Hot Reloading

When you’re making tiny tweaks to an app it can be immensely frustrating having to refresh the whole thing to see the effect. With hot reloading, you can toggle immediate changes off and on in your editor so that you can use a trial-and-error method to get your UI just right.

Developer Tools

React Native comes with a suite of developer tools ready to use, including debuggers, live reloading, and code inspectors. You don’t need to use any third-party plug-ins to get your app just right.

Support and Networks

React Native may have finally been overtaken as the most popular cross-platform development app (Flutter stole its crown for the first time in 2021, according to Statista). However, it still enjoys a 38% market share and a huge support network of developers. Should you run into trouble, you’ll find someone to help before too long.

Why Use ReactJs for your Business?

Given all the above, you should choose ReactJs for your app development if the following criteria apply:

  • Your primary aim is to create a web-based app or interactive website.
  • SEO is of maximum importance.
  • Your developers are experienced in JavaScript, HTML5 and CSS.
  • You want your app to be up and running as quickly as possible.
  • You want to be able to swap modular components in and out with ease.

Examples of Companies using ReactJs for their web apps: Facebook, Netflix, Airbnb, Reddit, PayPal

Why Use React Native for your Business?

Companies building apps would be best to choose React Native if these apply:

  • You want to create mobile apps which work on both iOS and Android devices.
  • You care about speed and cost-saving in the development process.
  • Your apps are not primarily designed to handle large volumes of data.
  • Your developers are happy to use APIs for animation and JavaScript stylesheets for the UI.
  • Any web versions of your app will be secondary to their mobile counterparts.

Examples of Companies using React Native for their mobile apps: Instagram, Coinbase, Uber Eats, Pinterest.

Limitations of ReactJs

You can’t use ReactJs alone to build a mobile app. Therefore, it’s probably not the best tool if you suspect that your website-based application might also suit a mobile UI approach.

Coinbase, for instance, could easily have built a web app for their crypto trading platform, but they knew their clientele was highly mobile and tech-savvy. Therefore it made sense to go Native instead.

Should you want to adapt your ReactJs-created app for Android or iOS, you’ll largely have to start from scratch.

Another problem could be the speed of change of ReactJs. As an incredibly popular open-source product, many upgrades and revisions are taking place, not all of which are helpfully documented.

Ensuring you have a suitably secure and up-to-date version could require constant monitoring. It’s therefore not the best choice when creating FinTech or banking apps.

Limitations of React Native

As we’ve seen, React Native allows you to simultaneously create multiple versions of your app which automatically work across different platforms.

However, it doesn’t quite function straight out of the box. In order to run it on a Windows system, you first must download and install NVM and node.js to run JavaScript, then Java SDK8, React Native itself, and some other tools you’ll need.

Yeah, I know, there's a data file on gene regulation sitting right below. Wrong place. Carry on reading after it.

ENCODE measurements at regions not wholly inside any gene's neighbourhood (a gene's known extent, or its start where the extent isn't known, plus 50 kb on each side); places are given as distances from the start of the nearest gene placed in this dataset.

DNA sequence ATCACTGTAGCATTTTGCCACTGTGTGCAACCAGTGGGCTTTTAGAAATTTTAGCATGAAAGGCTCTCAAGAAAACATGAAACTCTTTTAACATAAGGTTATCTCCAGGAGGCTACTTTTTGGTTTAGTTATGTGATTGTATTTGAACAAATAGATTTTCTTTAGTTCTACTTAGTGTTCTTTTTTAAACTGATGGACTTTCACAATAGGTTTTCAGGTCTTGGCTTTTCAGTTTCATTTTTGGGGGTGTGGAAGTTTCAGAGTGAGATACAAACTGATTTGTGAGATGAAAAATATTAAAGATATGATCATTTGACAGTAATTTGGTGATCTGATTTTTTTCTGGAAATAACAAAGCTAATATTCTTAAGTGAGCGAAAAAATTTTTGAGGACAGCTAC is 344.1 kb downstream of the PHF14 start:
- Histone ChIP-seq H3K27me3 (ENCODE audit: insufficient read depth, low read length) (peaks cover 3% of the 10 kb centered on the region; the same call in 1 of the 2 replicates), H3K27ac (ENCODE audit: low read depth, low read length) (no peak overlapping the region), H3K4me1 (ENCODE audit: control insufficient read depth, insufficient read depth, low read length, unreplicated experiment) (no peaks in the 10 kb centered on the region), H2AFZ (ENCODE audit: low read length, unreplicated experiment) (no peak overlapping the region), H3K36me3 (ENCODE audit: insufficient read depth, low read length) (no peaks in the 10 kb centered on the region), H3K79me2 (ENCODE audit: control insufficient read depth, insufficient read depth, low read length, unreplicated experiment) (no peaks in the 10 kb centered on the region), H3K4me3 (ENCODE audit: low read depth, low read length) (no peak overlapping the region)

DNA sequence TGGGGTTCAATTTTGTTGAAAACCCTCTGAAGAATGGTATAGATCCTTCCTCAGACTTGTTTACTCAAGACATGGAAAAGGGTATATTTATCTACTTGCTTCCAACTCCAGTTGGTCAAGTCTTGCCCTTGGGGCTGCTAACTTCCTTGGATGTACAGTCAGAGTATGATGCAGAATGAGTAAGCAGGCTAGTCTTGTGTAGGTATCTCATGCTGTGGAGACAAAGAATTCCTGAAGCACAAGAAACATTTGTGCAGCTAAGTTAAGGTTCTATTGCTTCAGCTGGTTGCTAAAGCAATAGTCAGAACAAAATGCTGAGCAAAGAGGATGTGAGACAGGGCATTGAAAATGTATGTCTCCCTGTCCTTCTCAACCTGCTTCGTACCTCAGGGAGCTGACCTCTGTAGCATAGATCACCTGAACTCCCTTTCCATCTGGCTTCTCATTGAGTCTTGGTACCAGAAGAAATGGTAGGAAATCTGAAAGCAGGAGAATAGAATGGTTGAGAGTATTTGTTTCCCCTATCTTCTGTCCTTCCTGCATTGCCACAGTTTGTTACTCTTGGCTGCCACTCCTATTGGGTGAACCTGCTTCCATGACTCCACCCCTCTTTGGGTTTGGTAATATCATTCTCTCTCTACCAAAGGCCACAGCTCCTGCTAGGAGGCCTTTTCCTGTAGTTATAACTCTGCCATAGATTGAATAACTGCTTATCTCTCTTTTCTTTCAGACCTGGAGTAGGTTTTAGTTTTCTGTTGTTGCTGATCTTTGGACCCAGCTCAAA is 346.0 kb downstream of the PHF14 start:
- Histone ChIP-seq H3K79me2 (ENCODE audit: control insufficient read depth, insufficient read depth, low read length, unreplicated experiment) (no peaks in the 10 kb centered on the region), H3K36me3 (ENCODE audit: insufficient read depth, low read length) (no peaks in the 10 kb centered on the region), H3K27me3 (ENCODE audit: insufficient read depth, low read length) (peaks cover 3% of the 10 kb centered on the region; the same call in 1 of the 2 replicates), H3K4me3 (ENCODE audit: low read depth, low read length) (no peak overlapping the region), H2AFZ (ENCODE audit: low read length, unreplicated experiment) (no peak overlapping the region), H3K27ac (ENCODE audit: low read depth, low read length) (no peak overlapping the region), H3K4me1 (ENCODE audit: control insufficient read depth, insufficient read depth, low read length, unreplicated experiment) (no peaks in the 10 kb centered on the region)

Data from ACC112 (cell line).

Once you’ve done all that, you’ll find React Native doesn’t have as many modules as its older brother, ReactJs. If your developer can’t locate what they need, they may still have to create it from scratch.

Additionally, some of the included features, such as the onboard animation API, aren’t ideal. Lastly, learning and navigating React Native isn’t as easy as one might hope.

Which is Better - ReactJs or React Native?

That’s a bit like asking whether apples or oranges are better. They are different tools with various use cases. In short, though, if you need a fast-loading web-based app, ReactJs should be your best choice, whereas if you have an app that will work mostly on smartphones, React Native is the way to go.

ReactJs has been around longer, so it has a bigger library of components and support network. There are Github folders available for both ReactJs and React Native, fortunately, as well as numerous developer forums where you can source free advice if you’re stuck in your project, including Stack Overflow, Reddit, and Hashnode.

What is the Future of React Native and ReactJs?

These Facebook-originated app creators aren’t the only game in time. Strong competition is being mounted by Flutter and NativeScript, to name a few.

It also seems likely that Facebook (under its new parent company Meta) might mix aspects of both React variants. It’s possible they’ll create an all-in-one solution that includes more support for VR and augmented reality apps since that’s the direction the company is heading. They already have React VR and React 360 under the same brand umbrella, so it’s likely this trend will continue.

Whatever the future holds, it seems likely that the React name will be here for many years to come, continuing to create award-winning apps for some of the world’s biggest brands.

Get in touch with a team of ReactJs and React Native experts

Having worked with international clients in more than 15 industries such as fintech, healthcare, infrastructure, greentech, social, blockchain and many more, we got a team of 150+ skilled engineers and kind people ready to assist your throughout the entire end-to-end development process. 

Should you look for a team to play both the consultant and implementor role, don’t hesitate to reach out. We will shortly schedule a meeting with you to learn more about your idea, the vision you have and challenges that you want to overcome in developing your web or mobile app. 

Dragos Cojocea

Dragos Cojocea

I am a tech marketing enthusiast, who strongly believes that creativity has an incontestable impact on the digital growth of a business. My aim is to become a Brand Strategist and for that I am currently striving to support startup founders in crafting human communication strategies for their B2B brands.